86% of Canadians live in areas where air pollution exceeds WHO guidelines: researchers

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Most Canadians live in parts of the country where air pollution exceeds new guidelines set by the World Health Organization, and this could harm their health, researchers say.

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According to the researchers at CANUE – the Canadian Urban Environmental Health Research Association About 86 percent of Canadians live in areas where the level of particulate matter in the air exceeds WHO guidelines issued in late September.

About 56 percent of people live in areas where nitrogen dioxide levels exceed the new guidelines, said Jeff Brooke, an assistant professor of public health and chemical engineering and applied chemistry at the University of Toronto who works with CANUE.


New WHO guidelines recommend an annual average concentration of PM2.5 in air of five micrograms per cubic meter. PM2.5 means the particles present in the air are so small that they can enter the lungs when you breathe in and enter the bloodstream.

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While much of Canada was well under the old WHO guideline on fine particulate matter, much of urban Canada exceeds this new benchmark, as is the case with regular exposure to wildfire smoke in parts of western Canada. Yes, Canyu’s research shows.

“We should care because we can do something about it,” said Brooke, who is also a former air quality scientist for Environment Canada. “It’s contributing to the cost of health care. It’s affecting people’s quality of life.”

MAP: Areas exceeding WHO air quality guidelines on fine particulate matter

health canada estimate That air pollution contributes to 15,300 deaths per year in Canada, with many more people suffering from asthma and acute respiratory symptoms as a result of pollution. This is slightly more than the number of people in Canada who die annually in accidents such as car accidents, according to statistics canada.

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Other studies come to similar conclusions as CANUE’s research. a recent report of BC Lung Association found that many BC municipalities, including Victoria, much of the Lower Mainland, and especially communities in the interior such as Grand Forks, Castlegar and Nelson, exceeded these levels.

In Ontario, according to Government Report of 2018 On annual trends in air quality – the most recent year available – air pollution across Toronto also exceeded these recommended levels, with Downtown Toronto more than doubling the new WHO guideline record.

“Our most polluted part of Canada will be Windsor, Sarnia towards Montreal, Quebec City (corridor),” Brooke said. “But increasingly, our most serious air pollution problems are in Canada where there are wildfires.”

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air pollution and health

The new WHO guidelines on PM2.5 and NO2 are significantly lower than the old ones. They are by no means enforceable – but only a guide to helping countries move toward cleaner air, said Michael Breuer, a professor in the School of Population and Public Health at UBC who worked on the guidelines. .

“The idea behind these guidelines is that they are completely health-based,” he said. “It’s a five-year process and a really very thorough and detailed evaluation of the available evidence of the health effects of air pollution.”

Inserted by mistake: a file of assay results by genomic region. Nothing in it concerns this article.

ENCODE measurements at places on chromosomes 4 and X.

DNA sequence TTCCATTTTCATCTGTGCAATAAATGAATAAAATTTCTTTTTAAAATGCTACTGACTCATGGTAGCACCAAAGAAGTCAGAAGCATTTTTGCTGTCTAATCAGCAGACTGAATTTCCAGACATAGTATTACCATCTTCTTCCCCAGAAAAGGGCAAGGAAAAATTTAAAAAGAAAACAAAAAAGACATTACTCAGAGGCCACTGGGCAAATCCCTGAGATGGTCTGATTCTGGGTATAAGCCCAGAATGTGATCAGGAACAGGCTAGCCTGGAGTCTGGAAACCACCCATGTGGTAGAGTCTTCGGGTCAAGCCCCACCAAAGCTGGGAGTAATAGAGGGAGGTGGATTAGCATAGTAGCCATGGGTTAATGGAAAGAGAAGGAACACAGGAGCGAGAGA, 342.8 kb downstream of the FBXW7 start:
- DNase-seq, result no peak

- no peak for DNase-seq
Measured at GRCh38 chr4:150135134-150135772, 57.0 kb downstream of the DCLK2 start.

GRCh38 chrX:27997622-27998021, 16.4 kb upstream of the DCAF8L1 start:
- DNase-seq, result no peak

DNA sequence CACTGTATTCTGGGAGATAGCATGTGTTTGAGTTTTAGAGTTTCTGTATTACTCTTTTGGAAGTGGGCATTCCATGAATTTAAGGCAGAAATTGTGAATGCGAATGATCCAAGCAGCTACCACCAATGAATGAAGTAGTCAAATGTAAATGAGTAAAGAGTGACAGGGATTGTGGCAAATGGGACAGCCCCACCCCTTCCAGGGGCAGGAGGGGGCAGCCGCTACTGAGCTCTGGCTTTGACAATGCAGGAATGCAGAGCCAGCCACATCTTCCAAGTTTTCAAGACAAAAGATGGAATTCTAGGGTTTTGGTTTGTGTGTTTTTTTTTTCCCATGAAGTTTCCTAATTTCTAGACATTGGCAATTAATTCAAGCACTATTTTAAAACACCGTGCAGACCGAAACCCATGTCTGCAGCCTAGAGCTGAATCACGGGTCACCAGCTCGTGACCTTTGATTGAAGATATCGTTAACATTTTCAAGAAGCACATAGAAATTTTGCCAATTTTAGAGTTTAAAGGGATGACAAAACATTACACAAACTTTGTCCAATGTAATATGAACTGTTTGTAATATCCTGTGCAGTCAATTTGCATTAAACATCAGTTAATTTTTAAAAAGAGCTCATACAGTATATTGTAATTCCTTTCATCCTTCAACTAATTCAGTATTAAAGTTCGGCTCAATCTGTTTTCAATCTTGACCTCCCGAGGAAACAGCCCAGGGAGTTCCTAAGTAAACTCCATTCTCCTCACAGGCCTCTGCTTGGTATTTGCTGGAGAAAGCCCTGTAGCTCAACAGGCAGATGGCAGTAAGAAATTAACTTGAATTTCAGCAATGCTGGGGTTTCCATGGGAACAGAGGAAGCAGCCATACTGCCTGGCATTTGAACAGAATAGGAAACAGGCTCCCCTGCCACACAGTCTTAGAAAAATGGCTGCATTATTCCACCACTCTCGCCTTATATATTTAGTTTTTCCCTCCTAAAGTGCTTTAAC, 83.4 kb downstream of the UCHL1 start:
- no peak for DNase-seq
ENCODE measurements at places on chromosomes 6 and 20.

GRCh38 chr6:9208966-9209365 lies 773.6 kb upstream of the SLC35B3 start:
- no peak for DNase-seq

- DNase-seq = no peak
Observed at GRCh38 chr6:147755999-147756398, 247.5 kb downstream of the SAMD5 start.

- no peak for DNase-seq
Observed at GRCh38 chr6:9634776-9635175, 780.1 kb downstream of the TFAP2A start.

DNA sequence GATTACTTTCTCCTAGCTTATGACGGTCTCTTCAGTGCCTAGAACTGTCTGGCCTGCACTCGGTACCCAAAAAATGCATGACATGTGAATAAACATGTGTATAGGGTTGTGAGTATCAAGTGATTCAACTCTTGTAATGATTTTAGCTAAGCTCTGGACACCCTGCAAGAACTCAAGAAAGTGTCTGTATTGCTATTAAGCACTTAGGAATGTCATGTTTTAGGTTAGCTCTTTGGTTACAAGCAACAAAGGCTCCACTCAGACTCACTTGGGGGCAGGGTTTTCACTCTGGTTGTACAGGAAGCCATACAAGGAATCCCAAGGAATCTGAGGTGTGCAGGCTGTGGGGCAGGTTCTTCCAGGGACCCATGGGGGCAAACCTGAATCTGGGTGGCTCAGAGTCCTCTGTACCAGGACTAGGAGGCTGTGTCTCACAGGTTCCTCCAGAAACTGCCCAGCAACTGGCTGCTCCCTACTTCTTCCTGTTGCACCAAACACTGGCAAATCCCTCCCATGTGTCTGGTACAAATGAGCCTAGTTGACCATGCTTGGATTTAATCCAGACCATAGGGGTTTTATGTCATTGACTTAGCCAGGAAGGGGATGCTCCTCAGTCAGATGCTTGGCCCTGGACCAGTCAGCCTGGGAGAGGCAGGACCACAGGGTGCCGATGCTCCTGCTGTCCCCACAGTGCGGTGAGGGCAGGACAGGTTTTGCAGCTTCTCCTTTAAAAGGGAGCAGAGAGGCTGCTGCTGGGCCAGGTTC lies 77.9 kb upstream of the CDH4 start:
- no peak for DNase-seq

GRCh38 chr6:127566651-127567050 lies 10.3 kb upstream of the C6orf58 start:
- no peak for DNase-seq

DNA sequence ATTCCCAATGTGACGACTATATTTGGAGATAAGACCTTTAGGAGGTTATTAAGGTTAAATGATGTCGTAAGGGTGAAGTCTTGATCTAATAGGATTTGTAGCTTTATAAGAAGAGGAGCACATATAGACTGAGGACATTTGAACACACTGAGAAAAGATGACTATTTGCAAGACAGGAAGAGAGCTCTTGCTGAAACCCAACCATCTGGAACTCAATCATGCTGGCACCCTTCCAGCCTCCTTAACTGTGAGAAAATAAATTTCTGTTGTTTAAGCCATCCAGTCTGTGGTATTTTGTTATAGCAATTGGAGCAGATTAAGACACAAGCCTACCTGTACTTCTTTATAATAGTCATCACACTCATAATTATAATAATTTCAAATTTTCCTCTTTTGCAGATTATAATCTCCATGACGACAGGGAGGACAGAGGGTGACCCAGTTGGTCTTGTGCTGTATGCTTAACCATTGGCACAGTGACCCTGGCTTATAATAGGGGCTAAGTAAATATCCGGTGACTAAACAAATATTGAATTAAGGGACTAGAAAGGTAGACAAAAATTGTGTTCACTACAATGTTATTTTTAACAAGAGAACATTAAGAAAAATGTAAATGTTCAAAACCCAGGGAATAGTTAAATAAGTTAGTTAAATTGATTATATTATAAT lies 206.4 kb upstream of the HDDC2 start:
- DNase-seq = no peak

While Canada has much cleaner air than many other parts of the world, such as India with annual average PM2.5 levels of 83 micrograms per cubic metre, this does not mean that Canadians do not experience health effects as a result of air pollution. do, Brewer said.

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“Especially for particulate matter, PM2.5, we see more people dying. So it really is that simple. This is the ultimate health effect,” Brauer said.

While air pollution may not be written on death certificates, Brauer said, it is linked to lung disease, heart disease, asthma and heart attacks, and emerging evidence also suggests a link to type 2 diabetes and neurodegenerative conditions. suggest, according to who.

Dr. Erica Penz, a respiratory scientist and associate professor at the University of Saskatchewan, said outdoor air pollution has long been associated with decreased lung function in healthy people. But what really worries him as a respirologist is the impact on people with existing lung conditions like asthma or chronic obstructive pulmonary disease (COPD).

“We have actually seen even higher mortality rates among our patients with lung disease when exposed to high levels of air pollution,” she said.

During wildfire season in Saskatchewan, she said, “Many of my patients call my office because they’re having trouble breathing. Some of them unfortunately show up to the emergency department because they’re on their symptoms.” unable to control.

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“And many of my patients, fortunately, just know they’re not leaving the house for periods of poor air quality. And so they keep their windows closed and don’t go outside for their own safety.”

“I think many people can appreciate that if you are in very good health, you are exposed to air pollution, you may have a cough or a little difficulty breathing for a day or two, for example, In the event of wildfire smoke,” Breuer said. “But over the course of a lifetime, these repeated insults actually have quite a serious effect in combination with other things.”

Canada’s wildfire season is likely to worsen, B.C. Centers for Disease Control researcher Sarah Henderson told Granthshala News this summer. “All the research shows that we will see increasingly severe and longer wildfire seasons, and that means increasingly longer smoke exposures,” she said.

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